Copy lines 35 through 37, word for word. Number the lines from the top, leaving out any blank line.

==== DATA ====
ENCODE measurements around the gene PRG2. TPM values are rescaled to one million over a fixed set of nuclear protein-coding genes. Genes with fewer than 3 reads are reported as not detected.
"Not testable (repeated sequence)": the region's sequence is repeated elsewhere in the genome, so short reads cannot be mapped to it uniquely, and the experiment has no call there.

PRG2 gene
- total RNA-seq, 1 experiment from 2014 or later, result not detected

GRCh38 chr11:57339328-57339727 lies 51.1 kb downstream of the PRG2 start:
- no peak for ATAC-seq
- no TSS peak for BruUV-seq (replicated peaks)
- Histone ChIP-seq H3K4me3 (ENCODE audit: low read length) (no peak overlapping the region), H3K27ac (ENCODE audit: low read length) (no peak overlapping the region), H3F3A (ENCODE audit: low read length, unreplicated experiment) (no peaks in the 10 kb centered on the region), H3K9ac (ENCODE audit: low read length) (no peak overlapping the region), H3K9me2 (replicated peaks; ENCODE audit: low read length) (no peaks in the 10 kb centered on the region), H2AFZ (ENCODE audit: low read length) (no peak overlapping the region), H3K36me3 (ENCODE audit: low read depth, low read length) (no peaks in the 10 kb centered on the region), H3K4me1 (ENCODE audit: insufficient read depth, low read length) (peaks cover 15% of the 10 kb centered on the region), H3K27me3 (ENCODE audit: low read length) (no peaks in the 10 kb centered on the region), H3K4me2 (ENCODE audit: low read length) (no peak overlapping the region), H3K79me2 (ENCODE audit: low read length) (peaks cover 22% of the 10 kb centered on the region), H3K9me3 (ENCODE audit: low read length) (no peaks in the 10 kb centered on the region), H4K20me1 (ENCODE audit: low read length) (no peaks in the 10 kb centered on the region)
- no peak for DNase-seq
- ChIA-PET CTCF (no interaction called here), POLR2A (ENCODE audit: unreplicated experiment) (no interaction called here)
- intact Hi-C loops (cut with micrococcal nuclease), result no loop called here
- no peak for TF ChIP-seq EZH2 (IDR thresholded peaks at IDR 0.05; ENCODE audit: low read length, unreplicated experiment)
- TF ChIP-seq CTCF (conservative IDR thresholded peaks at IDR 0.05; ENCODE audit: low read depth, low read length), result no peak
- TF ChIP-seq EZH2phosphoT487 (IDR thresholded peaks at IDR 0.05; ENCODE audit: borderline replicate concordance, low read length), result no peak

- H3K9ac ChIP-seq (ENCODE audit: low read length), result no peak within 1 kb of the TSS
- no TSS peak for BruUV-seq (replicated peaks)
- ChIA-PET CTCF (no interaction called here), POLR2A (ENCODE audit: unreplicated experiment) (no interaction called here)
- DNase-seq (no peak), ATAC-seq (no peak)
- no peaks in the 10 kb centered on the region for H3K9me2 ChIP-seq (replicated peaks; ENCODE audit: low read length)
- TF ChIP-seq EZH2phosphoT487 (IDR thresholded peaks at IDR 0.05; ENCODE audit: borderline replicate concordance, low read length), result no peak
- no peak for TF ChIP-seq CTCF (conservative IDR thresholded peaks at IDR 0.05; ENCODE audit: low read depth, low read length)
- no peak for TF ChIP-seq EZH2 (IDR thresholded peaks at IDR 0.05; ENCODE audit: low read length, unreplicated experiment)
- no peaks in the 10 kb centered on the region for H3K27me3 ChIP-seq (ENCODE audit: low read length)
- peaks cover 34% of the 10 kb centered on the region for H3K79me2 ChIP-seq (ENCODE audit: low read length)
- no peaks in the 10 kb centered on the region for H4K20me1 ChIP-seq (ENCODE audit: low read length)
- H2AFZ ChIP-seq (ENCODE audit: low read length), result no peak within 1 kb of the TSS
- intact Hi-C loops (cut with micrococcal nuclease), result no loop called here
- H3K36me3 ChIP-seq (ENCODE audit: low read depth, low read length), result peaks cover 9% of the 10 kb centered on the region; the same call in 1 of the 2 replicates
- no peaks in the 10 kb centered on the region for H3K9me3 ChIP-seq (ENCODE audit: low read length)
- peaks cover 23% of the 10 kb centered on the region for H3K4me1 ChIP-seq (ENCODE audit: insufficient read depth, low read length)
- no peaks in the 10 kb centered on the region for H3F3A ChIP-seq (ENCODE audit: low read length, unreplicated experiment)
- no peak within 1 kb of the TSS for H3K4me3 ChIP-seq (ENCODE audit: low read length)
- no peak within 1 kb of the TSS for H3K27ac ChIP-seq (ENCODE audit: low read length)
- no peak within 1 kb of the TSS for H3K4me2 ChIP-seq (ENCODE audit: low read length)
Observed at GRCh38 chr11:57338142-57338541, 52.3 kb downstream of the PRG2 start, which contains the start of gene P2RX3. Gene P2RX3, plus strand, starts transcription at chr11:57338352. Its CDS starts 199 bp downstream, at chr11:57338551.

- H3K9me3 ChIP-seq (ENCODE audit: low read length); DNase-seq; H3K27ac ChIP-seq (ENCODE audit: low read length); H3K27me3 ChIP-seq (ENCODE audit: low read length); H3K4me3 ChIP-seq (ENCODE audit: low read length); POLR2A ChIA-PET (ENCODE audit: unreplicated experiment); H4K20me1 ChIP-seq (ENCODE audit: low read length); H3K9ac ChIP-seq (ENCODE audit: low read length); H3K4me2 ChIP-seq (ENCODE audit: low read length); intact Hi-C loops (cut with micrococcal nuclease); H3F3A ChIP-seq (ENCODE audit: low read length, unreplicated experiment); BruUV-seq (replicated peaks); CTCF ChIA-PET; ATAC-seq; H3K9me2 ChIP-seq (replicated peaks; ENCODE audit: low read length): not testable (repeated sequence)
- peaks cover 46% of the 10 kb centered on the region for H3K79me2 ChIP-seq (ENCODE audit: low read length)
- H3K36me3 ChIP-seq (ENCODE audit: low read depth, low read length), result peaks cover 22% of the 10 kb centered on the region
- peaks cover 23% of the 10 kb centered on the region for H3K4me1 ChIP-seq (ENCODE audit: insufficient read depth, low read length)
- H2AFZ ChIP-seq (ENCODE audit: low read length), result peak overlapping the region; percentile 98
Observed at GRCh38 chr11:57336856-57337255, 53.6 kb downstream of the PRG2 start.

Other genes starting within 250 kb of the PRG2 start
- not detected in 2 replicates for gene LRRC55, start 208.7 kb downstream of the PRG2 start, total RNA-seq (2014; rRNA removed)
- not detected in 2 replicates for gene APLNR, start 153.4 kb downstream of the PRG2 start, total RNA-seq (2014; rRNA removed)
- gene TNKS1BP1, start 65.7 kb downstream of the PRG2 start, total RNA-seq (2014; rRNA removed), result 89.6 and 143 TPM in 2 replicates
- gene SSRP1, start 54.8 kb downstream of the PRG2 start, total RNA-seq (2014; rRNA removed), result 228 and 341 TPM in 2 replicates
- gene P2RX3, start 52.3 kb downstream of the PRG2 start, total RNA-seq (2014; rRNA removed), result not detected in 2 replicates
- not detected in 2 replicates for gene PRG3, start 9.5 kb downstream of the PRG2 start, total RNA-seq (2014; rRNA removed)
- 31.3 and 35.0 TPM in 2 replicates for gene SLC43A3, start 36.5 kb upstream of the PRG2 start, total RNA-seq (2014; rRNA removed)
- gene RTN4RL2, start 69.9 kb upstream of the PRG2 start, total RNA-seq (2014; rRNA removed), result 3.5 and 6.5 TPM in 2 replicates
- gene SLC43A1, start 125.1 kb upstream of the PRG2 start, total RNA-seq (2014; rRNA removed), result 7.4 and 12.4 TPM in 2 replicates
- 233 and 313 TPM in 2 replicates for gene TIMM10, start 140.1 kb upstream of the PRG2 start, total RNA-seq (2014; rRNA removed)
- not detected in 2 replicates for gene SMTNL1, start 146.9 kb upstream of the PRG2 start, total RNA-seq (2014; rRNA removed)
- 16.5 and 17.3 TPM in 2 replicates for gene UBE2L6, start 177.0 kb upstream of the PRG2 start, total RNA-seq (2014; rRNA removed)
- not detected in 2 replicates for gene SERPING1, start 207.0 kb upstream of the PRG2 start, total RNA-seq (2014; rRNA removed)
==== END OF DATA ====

Observed at GRCh38 chr11:57338142-57338541, 52.3 kb downstream of the PRG2 start, which contains the start of gene P2RX3. Gene P2RX3, plus strand, starts transcription at chr11:57338352. Its CDS starts 199 bp downstream, at chr11:57338551.

- H3K9me3 ChIP-seq (ENCODE audit: low read length); DNase-seq; H3K27ac ChIP-seq (ENCODE audit: low read length); H3K27me3 ChIP-seq (ENCODE audit: low read length); H3K4me3 ChIP-seq (ENCODE audit: low read length); POLR2A ChIA-PET (ENCODE audit: unreplicated experiment); H4K20me1 ChIP-seq (ENCODE audit: low read length); H3K9ac ChIP-seq (ENCODE audit: low read length); H3K4me2 ChIP-seq (ENCODE audit: low read length); intact Hi-C loops (cut with micrococcal nuclease); H3F3A ChIP-seq (ENCODE audit: low read length, unreplicated experiment); BruUV-seq (replicated peaks); CTCF ChIA-PET; ATAC-seq; H3K9me2 ChIP-seq (replicated peaks; ENCODE audit: low read length): not testable (repeated sequence)
- peaks cover 46% of the 10 kb centered on the region for H3K79me2 ChIP-seq (ENCODE audit: low read length)